Archive for September, 2010

September 21. 2010: Achmed Khammas on Arabic Science Fiction

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In an interview with Zenith online Achmed Khammas – sf writer and experienced Arabic-to-German translator from Berlin with German and Syrian roots – gives insightful explanations why there has been little to no science fiction in Arabic countries and why the future is a dubious concept for Arabic and Islamic culture.

The interview is in German and can also be accessed at Youtube.

September 17. 2010: InterNova Forum Opened

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Thanks to the generous support of the admins of an online forum for readers and contributors of InterNova has just been set up as a subforum of Nova. It can be accessed here:

The InterNova forum has to meet several conditions in order to be hosted by If you are interested to use the forum please read my initial posting which contains closer information.


Science Fiction, Globalization, and the People’s Republic of China

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by Lavie Tidhar

Science fiction, as Thomas M. Disch argues, is “one of the few American industries that has never been transplanted abroad with any success”1. Yet, as Kurt Vonnegut gently points out in Slaughterhouse Five, “practically nobody on Earth is an American”2. In order to understand the emergence of sf as a global social movement, therefore, and the interplay between the world of science fiction and globalisation, we may do well to study China as a case in point. Continue Reading »

The Eclipse of a Genre and the Birth of a Nova

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by Richard Kunzmann

It doesn’t matter whether I’m sitting in a pub in London nursing a beer at a British Science Fiction Association meet, or whether I’m surfing the net pretending to be a console cowboy, the rumour mill rumbles and it’s not a pleasant sound. The grapevine is rotten with sour news: the short story is seeing its last day; science fiction is on its last legs; and the apocalypse might as well be on its way, they say. Continue Reading »

The People in the Painting

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by Renato Pestriniero

A sound pushed through muggy air. Alberto climbed out of a deep well, rested his elbows on the rim, and leaned out on a new morning.

With the sirens second wail he woke up completely. The siren meant this morning would be different. It happened maybe once a year, and it was a pain. But it was also a change, a new element in the composition. Continue Reading »

Red Rhombuses

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by Lino Aldani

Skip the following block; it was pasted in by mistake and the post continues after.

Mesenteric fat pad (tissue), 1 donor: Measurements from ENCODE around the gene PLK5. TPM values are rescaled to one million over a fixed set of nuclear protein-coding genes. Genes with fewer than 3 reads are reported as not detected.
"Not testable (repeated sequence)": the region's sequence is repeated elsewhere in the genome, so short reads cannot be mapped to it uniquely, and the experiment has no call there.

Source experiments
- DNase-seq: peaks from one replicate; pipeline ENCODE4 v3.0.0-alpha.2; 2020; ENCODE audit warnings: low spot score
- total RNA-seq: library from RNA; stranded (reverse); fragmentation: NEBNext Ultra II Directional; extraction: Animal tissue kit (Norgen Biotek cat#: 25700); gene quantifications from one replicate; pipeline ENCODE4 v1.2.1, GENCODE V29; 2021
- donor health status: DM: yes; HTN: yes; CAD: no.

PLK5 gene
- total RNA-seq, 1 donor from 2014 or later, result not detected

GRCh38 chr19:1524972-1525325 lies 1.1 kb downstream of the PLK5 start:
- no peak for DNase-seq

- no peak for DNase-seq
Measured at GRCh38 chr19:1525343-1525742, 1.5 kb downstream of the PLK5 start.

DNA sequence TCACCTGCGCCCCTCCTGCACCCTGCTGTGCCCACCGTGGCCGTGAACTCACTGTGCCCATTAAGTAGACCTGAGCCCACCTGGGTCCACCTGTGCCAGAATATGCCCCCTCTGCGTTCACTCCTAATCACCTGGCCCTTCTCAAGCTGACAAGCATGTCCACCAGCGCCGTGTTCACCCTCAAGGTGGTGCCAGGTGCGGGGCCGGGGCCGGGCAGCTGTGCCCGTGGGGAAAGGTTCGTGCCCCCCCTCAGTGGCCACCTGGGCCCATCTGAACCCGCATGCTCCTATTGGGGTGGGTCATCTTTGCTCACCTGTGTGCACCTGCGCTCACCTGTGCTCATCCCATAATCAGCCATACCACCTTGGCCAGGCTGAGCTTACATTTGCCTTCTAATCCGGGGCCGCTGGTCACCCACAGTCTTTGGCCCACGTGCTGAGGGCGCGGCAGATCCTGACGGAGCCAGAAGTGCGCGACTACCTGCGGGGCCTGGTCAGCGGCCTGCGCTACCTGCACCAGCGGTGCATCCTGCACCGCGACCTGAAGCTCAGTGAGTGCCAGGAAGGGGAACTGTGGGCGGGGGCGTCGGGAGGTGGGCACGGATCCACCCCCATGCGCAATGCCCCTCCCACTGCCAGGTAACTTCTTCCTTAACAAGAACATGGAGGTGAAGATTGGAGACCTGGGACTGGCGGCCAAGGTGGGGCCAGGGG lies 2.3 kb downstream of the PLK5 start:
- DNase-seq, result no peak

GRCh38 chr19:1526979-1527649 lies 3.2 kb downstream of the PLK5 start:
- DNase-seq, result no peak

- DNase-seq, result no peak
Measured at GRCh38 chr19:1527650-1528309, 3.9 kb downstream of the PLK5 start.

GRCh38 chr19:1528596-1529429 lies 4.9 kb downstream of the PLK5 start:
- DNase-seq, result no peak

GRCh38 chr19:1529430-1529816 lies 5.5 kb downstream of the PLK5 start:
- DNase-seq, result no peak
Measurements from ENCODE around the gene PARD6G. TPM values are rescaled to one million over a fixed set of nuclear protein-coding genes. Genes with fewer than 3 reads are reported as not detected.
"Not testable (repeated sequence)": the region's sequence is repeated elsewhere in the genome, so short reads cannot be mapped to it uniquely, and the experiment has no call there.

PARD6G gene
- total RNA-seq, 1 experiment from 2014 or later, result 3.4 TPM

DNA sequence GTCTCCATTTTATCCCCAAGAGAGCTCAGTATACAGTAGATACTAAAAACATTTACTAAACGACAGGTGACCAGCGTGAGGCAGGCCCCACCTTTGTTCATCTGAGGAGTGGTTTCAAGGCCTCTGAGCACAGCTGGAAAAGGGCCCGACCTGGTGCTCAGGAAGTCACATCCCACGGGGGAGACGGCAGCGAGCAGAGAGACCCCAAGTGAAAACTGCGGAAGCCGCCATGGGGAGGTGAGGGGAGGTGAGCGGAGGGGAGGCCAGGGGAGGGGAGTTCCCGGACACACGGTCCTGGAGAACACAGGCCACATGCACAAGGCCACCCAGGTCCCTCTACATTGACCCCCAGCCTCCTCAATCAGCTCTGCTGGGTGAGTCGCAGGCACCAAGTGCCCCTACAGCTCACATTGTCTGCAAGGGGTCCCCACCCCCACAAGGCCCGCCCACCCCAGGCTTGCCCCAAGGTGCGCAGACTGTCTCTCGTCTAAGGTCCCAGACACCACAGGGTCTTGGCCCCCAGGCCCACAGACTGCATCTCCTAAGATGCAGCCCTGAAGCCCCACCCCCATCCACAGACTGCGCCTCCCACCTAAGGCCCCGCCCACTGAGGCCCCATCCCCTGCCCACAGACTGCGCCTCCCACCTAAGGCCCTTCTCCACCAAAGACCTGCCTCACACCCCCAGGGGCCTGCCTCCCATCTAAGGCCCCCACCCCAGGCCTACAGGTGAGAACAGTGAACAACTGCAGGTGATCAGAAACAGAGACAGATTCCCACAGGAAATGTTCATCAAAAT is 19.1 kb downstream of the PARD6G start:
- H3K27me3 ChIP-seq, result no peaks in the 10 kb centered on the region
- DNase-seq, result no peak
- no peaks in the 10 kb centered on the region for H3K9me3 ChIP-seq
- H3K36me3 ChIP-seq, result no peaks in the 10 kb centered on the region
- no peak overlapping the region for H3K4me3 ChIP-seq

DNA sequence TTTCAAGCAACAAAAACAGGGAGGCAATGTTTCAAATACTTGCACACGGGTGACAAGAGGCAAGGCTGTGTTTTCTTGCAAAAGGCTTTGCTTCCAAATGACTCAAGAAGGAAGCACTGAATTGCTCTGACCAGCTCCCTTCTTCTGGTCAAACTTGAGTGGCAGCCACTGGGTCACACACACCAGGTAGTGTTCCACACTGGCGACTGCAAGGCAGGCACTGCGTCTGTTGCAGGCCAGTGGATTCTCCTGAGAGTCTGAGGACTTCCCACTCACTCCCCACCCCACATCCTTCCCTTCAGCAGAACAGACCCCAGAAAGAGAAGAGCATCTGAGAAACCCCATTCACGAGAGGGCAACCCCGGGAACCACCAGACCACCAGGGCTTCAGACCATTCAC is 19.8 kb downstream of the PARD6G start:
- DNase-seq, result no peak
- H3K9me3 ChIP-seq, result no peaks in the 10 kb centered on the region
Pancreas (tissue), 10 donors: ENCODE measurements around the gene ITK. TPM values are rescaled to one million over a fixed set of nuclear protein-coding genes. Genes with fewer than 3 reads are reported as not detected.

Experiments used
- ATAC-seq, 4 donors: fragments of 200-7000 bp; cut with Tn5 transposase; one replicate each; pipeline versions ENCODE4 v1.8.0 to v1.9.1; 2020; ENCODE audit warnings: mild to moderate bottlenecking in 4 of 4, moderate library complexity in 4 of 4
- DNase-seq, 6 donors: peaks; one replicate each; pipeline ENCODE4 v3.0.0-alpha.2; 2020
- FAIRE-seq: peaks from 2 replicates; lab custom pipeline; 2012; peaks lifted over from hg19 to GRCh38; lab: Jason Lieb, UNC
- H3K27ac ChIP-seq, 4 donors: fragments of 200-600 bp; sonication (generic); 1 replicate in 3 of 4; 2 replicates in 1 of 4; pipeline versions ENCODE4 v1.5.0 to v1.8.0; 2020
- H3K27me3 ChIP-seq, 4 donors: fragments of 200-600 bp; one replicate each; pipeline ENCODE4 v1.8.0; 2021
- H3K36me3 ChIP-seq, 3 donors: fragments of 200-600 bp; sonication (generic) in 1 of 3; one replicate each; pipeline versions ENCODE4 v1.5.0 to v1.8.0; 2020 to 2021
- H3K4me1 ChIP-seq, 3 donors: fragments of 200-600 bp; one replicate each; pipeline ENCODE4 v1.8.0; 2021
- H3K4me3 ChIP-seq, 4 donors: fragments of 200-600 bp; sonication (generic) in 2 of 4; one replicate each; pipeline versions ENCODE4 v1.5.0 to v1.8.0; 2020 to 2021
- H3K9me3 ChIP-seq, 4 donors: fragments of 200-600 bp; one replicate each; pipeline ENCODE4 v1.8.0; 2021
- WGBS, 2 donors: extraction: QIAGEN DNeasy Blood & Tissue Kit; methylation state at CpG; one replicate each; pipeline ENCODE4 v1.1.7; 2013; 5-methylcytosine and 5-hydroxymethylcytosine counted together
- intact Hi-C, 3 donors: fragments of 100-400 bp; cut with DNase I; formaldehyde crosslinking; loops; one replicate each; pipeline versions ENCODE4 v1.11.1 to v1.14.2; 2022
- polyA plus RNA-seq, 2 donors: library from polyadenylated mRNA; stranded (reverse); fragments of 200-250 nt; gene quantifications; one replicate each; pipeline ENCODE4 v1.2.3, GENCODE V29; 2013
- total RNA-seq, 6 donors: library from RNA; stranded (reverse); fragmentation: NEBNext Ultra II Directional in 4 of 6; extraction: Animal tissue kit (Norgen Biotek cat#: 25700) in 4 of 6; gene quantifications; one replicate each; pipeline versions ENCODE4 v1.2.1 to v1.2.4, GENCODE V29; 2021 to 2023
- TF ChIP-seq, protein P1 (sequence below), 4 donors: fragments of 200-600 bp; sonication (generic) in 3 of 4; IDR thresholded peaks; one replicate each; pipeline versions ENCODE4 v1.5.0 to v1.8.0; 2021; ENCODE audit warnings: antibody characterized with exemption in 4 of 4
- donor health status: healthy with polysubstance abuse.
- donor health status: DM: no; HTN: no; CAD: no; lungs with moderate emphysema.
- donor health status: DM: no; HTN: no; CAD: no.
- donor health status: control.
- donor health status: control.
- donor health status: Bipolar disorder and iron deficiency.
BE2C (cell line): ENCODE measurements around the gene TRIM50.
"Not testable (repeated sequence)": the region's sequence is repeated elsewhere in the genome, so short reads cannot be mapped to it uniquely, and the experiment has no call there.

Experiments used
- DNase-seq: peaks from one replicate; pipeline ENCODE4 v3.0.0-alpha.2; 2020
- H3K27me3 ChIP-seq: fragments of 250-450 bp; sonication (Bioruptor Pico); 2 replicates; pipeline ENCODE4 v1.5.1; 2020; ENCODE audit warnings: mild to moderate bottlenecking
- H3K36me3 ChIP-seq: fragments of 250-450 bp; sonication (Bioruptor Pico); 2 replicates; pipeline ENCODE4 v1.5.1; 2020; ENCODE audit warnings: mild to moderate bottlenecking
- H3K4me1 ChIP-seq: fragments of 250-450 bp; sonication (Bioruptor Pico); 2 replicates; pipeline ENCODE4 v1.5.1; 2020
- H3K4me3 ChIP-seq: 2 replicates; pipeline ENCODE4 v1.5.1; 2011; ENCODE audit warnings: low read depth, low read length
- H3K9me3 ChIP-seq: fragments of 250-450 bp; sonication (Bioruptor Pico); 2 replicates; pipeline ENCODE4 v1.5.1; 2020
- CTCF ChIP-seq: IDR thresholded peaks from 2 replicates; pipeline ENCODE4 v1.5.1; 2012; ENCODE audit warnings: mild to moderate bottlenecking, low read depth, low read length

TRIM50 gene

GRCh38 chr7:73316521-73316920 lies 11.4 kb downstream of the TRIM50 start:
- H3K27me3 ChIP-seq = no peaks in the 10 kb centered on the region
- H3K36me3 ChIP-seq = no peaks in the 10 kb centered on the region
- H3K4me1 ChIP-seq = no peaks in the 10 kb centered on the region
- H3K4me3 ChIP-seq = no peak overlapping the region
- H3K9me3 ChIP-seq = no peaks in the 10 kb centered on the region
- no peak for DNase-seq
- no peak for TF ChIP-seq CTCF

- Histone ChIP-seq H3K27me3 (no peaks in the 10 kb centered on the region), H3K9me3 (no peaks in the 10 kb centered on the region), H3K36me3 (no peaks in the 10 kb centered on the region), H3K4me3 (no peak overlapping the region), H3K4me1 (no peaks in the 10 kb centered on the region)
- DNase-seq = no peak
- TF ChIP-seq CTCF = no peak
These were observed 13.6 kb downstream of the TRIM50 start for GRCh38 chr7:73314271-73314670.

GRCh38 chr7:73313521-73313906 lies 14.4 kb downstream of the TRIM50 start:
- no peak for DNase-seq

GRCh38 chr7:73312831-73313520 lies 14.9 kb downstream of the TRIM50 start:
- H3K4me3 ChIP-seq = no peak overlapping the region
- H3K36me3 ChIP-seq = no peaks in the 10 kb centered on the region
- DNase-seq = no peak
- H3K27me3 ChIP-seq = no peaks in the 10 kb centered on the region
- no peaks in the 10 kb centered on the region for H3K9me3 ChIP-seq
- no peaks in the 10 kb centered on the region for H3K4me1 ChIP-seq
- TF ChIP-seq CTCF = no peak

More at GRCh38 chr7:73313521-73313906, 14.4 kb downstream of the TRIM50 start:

It all happened last year in Cascina Torti toward the end of summer. Cascina Torti is the only spot not shown at all on local maps. Maybe land-office records mention it or military maps, which are meticulous and detailed to the point of being ridiculous, those voluminous sheets folded thirty-two times that also indicate the names of ditches, elevations, wells, and small crumbling hill forts. Cascina Torti has sixty-five inhabitants, a handful of houses at the foot of a barren hill, similar to Calvary, one of the many located almost on a ridge between the Pavian and Ligurian Appennines. Continue Reading »

Let’s Talk About Death, Baby

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by Sven Klöpping

Doors slide behind me.

I grab Cassandra’s arm, to pull her out of the sub-subway station. It’s been too bright in the underground; too much flickering strip-lighting, brain scanners and technology. We de-materialise ourselves, up to the ground floor, hoping for backwardness. Continue Reading »

Thursday’s Child

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by Eric Brown

I crested the hill, pulled the Range Rover into the side of the lane and stared through the windscreen. There was something about the freezing February landscape, with the westering sun laying a gold leaf patina over the snow-covered farmland in the valley bottom, that struck me as even more beautiful than the same scene in summer. Continue Reading »

What Colour Is the Wind?

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by Aleksandar Žiljak

„I’ll pay you well.“

„I told you, I’m not into that any more. Take Cannhauser.“

„I want you, not Cannhauser.“

„What’s wrong with him? His guests return in one piece and loaded with trophies.“

„Nevertheless, you’re the best.“ Continue Reading »

The Fabulous Yesterdays

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by Arthur Goldstuck

Welcome to Hell, Gloria Mundi thought at the man in the fourpiece as he stepped wide-eyed from the Gotel doorway in the alley.

It had to be his first time in the city. She flashed a mild tot of sympathy for he and his – country kids with ambitions of making it big in the big town. It always amazed her how the legend of Johannesburg’s Hillbrow lived on for the smalltowners who grew up on tales of technological paradise and easy wealth. Continue Reading »

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